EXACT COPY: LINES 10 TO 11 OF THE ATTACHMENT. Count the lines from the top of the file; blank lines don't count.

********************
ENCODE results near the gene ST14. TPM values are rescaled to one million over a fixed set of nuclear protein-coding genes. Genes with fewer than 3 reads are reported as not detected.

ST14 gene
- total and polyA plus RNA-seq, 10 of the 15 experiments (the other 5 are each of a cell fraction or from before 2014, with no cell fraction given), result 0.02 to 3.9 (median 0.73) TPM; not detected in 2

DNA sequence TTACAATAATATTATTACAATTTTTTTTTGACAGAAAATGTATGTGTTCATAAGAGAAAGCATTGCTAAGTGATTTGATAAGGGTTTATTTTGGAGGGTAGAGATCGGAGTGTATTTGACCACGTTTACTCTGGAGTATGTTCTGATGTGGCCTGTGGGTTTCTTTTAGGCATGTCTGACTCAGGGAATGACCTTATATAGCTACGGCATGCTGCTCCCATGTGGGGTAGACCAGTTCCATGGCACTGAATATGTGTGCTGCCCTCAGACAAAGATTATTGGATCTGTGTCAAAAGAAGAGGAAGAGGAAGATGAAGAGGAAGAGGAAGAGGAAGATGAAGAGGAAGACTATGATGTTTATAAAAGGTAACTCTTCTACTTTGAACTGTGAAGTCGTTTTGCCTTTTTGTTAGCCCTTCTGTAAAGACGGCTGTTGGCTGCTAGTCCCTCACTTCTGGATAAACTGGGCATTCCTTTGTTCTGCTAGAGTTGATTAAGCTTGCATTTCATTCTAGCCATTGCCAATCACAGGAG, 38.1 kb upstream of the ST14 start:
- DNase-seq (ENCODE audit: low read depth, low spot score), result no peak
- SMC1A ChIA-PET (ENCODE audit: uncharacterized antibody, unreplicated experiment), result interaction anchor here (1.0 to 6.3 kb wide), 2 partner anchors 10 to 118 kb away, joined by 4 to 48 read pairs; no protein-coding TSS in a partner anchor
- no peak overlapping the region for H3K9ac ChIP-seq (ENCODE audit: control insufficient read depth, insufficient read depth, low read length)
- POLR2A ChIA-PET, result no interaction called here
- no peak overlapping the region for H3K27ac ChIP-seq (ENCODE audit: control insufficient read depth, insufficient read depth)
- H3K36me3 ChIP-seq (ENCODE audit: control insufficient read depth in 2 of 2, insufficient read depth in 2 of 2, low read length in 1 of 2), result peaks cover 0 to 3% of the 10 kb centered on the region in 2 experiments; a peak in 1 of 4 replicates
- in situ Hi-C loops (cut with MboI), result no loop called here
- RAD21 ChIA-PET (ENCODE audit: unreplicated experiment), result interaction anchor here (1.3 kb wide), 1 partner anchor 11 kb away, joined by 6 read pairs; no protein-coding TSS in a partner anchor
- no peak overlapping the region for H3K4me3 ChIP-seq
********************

- H3K36me3 ChIP-seq (ENCODE audit: control insufficient read depth in 2 of 2, insufficient read depth in 2 of 2, low read length in 1 of 2), result peaks cover 0 to 3% of the 10 kb centered on the region in 2 experiments; a peak in 1 of 4 replicates
- in situ Hi-C loops (cut with MboI), result no loop called here